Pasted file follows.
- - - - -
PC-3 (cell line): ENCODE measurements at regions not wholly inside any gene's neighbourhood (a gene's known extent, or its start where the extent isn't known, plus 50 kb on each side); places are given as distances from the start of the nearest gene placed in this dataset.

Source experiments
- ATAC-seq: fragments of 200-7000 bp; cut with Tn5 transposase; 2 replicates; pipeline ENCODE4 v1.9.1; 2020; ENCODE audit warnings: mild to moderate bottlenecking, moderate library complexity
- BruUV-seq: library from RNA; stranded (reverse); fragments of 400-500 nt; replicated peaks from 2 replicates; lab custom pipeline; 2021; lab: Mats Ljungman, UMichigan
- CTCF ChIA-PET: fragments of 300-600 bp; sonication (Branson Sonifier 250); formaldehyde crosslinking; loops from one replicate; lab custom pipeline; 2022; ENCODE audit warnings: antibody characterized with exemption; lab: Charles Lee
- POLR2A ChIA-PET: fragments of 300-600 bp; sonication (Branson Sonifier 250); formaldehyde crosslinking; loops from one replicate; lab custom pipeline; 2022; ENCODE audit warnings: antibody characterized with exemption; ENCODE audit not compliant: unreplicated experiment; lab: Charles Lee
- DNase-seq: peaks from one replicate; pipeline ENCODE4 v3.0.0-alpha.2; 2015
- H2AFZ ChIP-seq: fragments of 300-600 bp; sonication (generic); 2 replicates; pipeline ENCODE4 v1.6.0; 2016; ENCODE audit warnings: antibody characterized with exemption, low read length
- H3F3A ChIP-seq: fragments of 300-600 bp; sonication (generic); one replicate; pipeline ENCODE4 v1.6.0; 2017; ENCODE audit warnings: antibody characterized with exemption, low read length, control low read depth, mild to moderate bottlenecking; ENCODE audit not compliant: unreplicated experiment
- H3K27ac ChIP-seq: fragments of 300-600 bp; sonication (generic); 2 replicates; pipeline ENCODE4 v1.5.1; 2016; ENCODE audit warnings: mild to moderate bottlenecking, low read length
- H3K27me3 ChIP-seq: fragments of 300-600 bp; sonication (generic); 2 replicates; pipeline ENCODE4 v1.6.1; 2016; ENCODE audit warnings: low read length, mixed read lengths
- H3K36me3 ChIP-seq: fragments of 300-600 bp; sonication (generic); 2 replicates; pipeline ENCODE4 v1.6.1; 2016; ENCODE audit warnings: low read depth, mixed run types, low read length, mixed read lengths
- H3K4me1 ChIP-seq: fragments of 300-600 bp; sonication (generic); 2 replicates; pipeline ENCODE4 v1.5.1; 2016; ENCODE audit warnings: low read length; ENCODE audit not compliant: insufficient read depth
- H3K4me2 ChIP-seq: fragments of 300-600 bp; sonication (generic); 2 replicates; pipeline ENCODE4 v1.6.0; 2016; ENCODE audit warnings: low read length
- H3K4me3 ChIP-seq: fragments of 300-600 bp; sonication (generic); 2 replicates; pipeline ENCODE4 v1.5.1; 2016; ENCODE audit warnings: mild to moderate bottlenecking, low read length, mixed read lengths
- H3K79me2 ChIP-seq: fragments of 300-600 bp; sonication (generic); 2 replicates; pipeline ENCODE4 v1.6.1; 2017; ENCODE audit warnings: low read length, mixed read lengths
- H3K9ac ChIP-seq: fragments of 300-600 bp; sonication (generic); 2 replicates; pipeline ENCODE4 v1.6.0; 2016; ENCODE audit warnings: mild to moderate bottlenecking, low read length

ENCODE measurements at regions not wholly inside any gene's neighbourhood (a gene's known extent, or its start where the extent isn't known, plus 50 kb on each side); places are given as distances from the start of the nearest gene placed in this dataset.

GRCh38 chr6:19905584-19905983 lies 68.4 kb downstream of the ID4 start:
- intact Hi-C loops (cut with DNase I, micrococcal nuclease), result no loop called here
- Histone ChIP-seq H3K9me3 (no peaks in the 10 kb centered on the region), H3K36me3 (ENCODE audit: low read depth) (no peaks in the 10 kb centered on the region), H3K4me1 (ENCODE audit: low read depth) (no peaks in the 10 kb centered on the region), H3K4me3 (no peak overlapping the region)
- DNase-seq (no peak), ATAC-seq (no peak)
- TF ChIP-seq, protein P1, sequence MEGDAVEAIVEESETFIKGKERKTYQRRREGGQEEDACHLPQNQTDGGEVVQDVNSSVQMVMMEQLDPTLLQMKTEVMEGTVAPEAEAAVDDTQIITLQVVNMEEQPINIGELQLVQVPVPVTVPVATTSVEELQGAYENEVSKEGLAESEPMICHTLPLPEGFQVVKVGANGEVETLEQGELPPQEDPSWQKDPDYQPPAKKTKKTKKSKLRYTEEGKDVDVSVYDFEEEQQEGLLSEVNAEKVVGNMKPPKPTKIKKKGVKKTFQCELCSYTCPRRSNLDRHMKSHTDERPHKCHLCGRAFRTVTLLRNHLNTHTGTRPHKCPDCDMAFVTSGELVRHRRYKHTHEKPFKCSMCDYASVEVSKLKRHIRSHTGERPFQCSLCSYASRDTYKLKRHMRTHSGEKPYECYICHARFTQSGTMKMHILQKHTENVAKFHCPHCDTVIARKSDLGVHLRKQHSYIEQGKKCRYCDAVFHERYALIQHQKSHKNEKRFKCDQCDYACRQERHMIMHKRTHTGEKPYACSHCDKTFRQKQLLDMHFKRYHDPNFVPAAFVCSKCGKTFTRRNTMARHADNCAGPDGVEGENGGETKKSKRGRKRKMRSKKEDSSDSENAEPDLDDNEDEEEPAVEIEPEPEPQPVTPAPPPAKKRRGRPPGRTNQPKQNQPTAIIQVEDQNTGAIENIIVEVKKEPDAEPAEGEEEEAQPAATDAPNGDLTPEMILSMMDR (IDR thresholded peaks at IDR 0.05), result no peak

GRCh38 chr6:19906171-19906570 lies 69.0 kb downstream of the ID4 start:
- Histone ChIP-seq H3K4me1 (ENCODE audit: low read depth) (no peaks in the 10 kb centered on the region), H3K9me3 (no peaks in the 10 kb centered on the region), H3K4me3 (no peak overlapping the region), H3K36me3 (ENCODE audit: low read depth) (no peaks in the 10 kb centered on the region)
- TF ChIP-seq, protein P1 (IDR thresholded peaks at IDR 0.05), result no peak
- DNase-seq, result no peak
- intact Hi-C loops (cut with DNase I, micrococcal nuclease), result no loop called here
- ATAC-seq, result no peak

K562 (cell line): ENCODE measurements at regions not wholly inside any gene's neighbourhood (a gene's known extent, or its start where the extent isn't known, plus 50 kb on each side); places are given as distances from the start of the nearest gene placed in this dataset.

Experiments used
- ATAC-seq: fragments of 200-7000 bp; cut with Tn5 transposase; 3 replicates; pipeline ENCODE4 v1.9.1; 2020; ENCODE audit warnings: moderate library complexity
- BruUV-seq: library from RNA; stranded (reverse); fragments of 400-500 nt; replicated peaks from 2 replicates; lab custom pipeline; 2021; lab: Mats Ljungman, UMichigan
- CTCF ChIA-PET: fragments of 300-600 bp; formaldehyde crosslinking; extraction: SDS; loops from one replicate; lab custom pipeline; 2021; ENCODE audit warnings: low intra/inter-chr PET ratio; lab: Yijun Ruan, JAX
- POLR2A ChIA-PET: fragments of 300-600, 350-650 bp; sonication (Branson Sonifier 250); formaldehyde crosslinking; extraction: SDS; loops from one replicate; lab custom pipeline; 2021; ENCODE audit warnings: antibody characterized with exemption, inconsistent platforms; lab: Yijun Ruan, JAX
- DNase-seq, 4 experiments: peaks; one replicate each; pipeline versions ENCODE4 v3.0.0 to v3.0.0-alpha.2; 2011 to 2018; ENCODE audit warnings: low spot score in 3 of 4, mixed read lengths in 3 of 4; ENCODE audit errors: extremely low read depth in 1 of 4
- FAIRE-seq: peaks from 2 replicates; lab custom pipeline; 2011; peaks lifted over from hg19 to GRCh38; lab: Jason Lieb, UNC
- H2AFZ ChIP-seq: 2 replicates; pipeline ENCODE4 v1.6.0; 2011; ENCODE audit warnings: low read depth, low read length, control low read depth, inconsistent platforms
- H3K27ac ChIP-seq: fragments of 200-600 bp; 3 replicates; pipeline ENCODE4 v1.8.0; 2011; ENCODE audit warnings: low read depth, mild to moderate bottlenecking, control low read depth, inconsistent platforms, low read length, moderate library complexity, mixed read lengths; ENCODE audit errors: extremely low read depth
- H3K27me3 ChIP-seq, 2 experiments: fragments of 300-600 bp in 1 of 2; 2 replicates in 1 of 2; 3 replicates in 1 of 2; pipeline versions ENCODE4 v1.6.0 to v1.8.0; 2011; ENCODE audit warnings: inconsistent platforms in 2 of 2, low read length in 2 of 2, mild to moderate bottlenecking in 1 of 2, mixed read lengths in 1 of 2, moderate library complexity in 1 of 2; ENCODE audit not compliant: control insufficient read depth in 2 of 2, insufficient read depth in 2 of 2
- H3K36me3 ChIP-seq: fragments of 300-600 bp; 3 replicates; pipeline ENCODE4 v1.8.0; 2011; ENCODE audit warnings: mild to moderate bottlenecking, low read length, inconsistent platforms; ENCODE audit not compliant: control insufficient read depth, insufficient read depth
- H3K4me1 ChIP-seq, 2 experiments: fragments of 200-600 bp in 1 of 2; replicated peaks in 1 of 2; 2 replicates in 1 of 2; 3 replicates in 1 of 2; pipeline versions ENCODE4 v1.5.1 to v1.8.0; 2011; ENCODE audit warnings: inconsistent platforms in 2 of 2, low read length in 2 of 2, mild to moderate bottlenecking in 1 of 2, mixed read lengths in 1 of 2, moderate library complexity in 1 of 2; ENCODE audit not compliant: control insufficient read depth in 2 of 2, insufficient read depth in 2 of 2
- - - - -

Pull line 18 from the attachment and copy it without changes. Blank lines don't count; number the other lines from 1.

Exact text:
ENCODE measurements at regions not wholly inside any gene's neighbourhood (a gene's known extent, or its start where the extent isn't known, plus 50 kb on each side); places are given as distances from the start of the nearest gene placed in this dataset.